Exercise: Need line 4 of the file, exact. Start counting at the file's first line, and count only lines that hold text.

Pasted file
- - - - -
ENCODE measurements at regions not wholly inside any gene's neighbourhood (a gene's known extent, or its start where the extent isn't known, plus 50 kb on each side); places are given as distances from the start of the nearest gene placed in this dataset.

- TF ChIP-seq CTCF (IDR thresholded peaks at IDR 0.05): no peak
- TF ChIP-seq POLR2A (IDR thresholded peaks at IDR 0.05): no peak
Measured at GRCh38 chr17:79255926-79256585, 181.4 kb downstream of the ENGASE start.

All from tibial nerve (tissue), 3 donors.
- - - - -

Measured at GRCh38 chr17:79255926-79256585, 181.4 kb downstream of the ENGASE start.